June 15, 1997
June 15, 1997
June 18, 1997
2.93.1 - 2.93.6
Building Bridges: Computer-Aided Design as a Vehicle for Outreach to High School Students
Stephen J. Ressler, Kip P. Nygren, Christopher H. Conley United States Military Academy
This paper describes the use of a specially developed computer-aided design (CAD) software package as a vehicle for outreach to high school students. The CAD package was conceived and developed for future use in a nationwide engineering design contest, to be administered as part of the West Point bicentennial commemoration in the year 2002. In preparation for that event, the software has been used successfully in two different high school outreach activities. Student feedback from these activities has validated the concept of a CAD-based outreach project and provided useful suggestions for improvement as well.
Called theWEST POINT BRIDGE DESIGNER, the software guides the user through the design of a truss-type highway bridge, based on a specified design scenario. The program was developed with three principal objectives in mind: • To stimulate interest in engineering and design. • To provide the user with an opportunity to perform a legitimate structural design, based on a realistic set of design specifications and constraints. • To focus attention on West Point’s role as America’s first engineering school and on the contributions made by West Point graduates—past and present—to the design and construction of the nation’s infrastructure.
The design scenario used by the WEST POINT BRIDGE DESIGNER is both realistic and open- ended. The user is asked to design a modern replacement for the Dunlap’s Creek Bridge, the first iron bridge built in the United States1. The structure must be a simply supported truss. The only other constraints on the design are a specified span length, a maximum height restriction, and a minimum clearance over the high-water level of the creek. Within these bounds, the user has complete freedom to define the shape and configuration of the structure. Members of the truss may be individually defined, using any of three different materials (carbon steel, high-strength steel, and aluminum), two different cross-section types (solid bars and hollow tubes), and 40 different member sizes. The design must be capable of carrying its own weight and the weight of a standard AASHTO truck loading2. The design objective is to minimize cost.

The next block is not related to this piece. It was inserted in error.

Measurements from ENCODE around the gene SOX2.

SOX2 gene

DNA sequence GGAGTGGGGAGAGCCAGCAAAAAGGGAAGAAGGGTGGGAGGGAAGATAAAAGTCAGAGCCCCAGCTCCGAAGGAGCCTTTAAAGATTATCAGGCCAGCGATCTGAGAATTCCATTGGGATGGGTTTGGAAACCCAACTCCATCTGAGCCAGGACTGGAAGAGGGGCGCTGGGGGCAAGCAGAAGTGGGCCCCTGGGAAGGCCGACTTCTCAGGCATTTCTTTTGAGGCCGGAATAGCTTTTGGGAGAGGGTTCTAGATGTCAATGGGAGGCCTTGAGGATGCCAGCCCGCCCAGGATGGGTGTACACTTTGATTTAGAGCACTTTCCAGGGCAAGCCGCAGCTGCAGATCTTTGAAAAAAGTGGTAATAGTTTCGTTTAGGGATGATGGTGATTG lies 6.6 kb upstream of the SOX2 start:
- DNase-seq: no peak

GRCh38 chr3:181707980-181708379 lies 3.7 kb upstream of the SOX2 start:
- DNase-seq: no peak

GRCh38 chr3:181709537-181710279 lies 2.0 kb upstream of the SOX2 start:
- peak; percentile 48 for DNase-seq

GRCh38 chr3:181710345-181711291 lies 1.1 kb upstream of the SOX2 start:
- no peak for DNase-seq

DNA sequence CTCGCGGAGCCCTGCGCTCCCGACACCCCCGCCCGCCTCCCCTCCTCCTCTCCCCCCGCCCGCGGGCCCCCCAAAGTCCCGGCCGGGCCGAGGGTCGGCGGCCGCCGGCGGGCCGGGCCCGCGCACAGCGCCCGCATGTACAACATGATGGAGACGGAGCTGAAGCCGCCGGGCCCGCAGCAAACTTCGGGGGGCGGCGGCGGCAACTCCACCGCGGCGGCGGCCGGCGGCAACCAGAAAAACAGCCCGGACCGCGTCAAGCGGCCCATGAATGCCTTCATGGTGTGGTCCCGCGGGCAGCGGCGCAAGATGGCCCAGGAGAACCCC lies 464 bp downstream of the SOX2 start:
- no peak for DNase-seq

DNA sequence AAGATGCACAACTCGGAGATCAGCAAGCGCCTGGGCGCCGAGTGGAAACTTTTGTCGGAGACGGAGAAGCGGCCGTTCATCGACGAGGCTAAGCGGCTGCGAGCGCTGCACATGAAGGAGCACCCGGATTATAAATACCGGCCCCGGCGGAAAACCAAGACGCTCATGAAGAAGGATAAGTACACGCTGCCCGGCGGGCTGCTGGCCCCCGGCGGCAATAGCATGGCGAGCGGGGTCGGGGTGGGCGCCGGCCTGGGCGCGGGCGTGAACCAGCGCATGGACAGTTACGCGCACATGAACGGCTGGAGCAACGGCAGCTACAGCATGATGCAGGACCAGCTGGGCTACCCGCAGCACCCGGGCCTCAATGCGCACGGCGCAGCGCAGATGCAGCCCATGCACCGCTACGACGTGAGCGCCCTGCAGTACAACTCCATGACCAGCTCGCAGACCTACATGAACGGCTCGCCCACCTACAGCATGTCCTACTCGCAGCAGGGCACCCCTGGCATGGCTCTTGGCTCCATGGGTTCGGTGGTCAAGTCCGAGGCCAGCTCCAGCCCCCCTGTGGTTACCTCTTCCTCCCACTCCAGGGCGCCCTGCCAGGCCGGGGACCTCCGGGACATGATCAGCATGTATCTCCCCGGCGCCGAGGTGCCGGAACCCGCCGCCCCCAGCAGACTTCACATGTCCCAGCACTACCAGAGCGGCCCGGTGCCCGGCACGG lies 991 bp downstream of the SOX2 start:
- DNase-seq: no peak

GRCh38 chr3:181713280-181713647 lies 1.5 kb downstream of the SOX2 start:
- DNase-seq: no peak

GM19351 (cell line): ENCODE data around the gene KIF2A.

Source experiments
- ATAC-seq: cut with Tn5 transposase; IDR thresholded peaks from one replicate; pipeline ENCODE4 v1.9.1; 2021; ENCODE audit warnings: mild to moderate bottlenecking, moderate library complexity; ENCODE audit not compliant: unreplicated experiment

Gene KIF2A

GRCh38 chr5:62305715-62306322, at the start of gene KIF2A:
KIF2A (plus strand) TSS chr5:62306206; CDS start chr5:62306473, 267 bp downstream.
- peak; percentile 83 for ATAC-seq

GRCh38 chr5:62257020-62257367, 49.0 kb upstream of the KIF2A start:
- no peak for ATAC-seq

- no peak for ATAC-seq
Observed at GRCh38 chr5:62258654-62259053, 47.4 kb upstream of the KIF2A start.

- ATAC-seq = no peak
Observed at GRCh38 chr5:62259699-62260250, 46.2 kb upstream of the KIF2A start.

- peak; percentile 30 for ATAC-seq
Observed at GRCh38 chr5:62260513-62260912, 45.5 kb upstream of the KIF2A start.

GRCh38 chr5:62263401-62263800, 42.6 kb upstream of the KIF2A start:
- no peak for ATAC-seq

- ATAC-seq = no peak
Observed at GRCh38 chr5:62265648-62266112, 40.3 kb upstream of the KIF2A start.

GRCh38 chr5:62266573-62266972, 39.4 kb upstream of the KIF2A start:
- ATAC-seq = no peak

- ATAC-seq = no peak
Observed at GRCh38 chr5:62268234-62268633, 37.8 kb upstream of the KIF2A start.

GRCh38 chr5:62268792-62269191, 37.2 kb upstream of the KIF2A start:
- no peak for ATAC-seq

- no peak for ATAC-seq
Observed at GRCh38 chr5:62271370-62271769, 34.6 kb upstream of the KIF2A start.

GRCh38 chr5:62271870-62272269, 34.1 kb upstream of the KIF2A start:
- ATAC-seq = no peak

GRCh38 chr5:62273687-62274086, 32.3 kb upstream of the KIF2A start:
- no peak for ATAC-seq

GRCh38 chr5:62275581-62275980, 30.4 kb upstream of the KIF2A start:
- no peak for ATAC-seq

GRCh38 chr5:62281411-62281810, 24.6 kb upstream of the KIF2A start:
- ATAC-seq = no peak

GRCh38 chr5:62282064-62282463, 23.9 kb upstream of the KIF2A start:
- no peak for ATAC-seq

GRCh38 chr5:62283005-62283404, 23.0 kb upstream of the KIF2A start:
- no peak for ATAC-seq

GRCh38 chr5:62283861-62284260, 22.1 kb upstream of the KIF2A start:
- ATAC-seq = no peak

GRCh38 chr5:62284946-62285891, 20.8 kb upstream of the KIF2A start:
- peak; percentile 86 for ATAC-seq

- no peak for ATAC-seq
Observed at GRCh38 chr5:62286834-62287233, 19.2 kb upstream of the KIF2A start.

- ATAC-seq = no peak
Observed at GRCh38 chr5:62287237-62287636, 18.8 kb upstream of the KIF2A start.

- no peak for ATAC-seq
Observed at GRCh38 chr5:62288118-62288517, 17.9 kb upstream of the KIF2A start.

The software is written in the Microsoft Visual Basic programming language. It runs on IBM- compatible personal computers with 486 processor or better, running Windows 3.1 or better. The program features a simple graphical user interface, which students are able to learn easily, even if they have little previous experience with computers.
The program’s main window (called the Drawing Board) is shown in Figure 1. To design a bridge, the user simply draws it on the screen with the mouse. Editing of the structure is similarly accomplished by pointing, clicking, and dragging the mouse. Member properties-- material, cross-section geometry, and member sizes—are selected from drop-down lists.
Ressler, S. J., & Nygren, C. K. P., & Conley, C. (1997, June), Building Bridges: Computer Aided Design As A Vehicle For Outreach To High School Students Paper presented at 1997 Annual Conference, Milwaukee, Wisconsin. https://peer.asee.org/6438
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